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Different countries = different rules?

post #1 of 15
Thread Starter 
I have seen some rules in the marble of French sites that were different from those in the marble of the style forum. Is this due to idiosyncrasies of the authors of the said sites or are there different rules in different countries? Obviously habits may be different but rules? Can the boldly striped shirt of an Englishman be unacceptable elsewhere? Can a pocket square seem ridiculous in some places? etc. Mathieu
post #2 of 15
Rules can be different in different places. As an example wearing short pants other than at the beach is not acceptable in Thailand. When I visit my family in the south of France they insist that my clothes be ironed when we go out, even though it is the countryside. Yet when I visit my family in Arizona ironing is not that important.
post #3 of 15
Quote:
Rules can be different in different places. As an example wearing short pants other than at the beach is not acceptable in Thailand. When I visit my family in the south of France they insist that my clothes be ironed when we go out, even though it is the countryside. Yet when I visit my family in Arizona ironing is not that important.
Shorts are very much discouraged throughout Latin America as well.
post #4 of 15
After reading about all these restrictions, I sure am glad I live in California.
post #5 of 15
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After reading about all these restrictions, I sure am glad I live in California.  
I'm with you. Right now, it's humid, sunny, and hot (around 90 F) where I live (North Dakota, USA). I'm not standing in the sun in long pants...heavy sweat stains and lightheadedness just aren't worth it. As for the original question: you don't even have to cross international borders to find different rules. As some have already noted on this board and AAAC, here in the American Midwest, many people (especially in their 40's and older) consider wingtips to be the dressiest style of shoes for business wear. In other places like the East Coast, it's cap toes.
post #6 of 15
In Europe, every country has something diferent...our history is diferent so our rules are too.
post #7 of 15
Quote:
In Europe, every country has something diferent...our history is diferent so our rules are too.
I agree, over here it is perfectly accepteble to wear Looney Tunes ties and socks.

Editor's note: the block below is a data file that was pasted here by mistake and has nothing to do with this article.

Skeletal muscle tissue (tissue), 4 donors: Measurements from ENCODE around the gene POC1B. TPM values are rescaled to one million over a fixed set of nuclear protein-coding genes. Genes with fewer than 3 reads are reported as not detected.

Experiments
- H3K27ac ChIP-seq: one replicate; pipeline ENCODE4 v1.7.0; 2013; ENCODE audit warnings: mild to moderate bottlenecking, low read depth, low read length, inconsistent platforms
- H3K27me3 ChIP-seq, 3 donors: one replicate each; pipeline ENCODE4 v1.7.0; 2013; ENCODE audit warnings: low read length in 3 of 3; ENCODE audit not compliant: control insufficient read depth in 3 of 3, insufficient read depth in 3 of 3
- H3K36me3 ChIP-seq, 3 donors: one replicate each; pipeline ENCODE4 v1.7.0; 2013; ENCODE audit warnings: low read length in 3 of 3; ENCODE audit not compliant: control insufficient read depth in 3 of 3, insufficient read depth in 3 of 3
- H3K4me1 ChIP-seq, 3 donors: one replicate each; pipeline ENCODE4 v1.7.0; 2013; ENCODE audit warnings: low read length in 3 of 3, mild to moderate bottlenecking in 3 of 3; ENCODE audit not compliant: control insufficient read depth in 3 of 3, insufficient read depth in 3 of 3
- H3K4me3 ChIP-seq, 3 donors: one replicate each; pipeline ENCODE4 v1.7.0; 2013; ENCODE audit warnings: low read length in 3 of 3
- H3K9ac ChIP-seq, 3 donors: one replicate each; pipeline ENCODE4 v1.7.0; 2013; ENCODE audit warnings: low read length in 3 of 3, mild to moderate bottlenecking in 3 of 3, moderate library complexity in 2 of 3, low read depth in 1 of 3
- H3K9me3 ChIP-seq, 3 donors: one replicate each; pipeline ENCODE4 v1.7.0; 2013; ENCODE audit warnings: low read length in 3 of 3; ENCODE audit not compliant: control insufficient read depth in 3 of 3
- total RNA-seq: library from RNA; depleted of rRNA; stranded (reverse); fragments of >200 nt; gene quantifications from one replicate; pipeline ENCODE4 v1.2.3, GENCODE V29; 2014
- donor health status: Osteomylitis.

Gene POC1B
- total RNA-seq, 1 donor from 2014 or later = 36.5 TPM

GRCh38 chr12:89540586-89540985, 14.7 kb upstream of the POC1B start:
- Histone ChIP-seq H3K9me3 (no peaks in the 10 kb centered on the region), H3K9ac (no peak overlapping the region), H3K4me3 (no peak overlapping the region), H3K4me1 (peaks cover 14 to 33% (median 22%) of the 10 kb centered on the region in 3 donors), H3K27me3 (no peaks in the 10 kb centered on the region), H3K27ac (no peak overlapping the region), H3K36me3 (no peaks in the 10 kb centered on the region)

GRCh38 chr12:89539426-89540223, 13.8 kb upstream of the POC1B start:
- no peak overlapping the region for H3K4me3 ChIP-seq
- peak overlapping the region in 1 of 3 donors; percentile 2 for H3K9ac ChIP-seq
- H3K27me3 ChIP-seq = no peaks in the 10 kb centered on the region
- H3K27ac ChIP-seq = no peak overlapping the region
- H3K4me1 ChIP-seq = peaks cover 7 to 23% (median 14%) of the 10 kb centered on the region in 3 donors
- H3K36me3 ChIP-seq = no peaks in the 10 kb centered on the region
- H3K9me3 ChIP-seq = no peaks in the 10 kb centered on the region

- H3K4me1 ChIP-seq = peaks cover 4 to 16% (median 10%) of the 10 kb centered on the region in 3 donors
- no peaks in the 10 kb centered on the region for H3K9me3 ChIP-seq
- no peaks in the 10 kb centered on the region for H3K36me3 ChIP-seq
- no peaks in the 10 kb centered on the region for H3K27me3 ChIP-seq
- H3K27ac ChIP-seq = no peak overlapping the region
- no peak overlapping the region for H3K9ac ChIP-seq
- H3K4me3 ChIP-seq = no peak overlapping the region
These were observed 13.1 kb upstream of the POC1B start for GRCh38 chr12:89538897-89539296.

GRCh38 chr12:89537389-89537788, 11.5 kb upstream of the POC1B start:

post #8 of 15
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Can a pocket square seem ridiculous in some places? etc. Mathieu
Yes, in a desert .
post #9 of 15
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Yes, in a desert .
Like Algiers?
post #10 of 15
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Quote:
(Michael66 @ June 22 2005,23:27) In Europe, every country has something diferent...our history is diferent so our rules are too.
I agree, over here it is perfectly accepteble to wear Looney Tunes ties and socks.
Looney tunes ties and socks are even considered stylish in Holland. So are five-button suits.
post #11 of 15
the rule in Vietnam: "the whiter the socks, the richer the man"
post #12 of 15
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Looney tunes ties and socks are even considered stylish in Holland. So are five-button suits.
Are these worn Stacy Adams gangster style with all the buttons buttoned?
post #13 of 15
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Quote:
Originally Posted by Roy,June 22 2005,14:27
Quote:
Originally Posted by Michael66,June 22 2005,23:27
In Europe, every country has something diferent...our history is diferent so our rules are too.
I agree, over here it is perfectly accepteble to wear Looney Tunes ties and socks.
Looney tunes ties and socks are even considered stylish in Holland. So are five-button suits.
The only five buttons suits I have seen here were pink and were clearly meant as 'funny suits' not to be taken seriously. Apart from those on TV I have never seen other five button suits here. But I get laughed at because my socks (plain cotton or when it's winter wool) are actually long enough to cover up any bare leg you might see when you sit down or cross your legs One of the 'rules' in Dutch banking is that the thicker and more prominent the stripe on a suit, the higher you are in the hierarchy. As a junior you shouldn't wear a chalkstripe but a very fin pin/needlestripe suit for instance. I don't know how 'international' this rule is. Who is Stacy Adams btw?
post #14 of 15
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Who is Stacy Adams btw?
Stacy Adams is a brand very popular with rap stars. Example: I can't tell if that's 6 or 7 buttons. The model's hands are in the way.
post #15 of 15
Damn, those suits look pretty damn bad.
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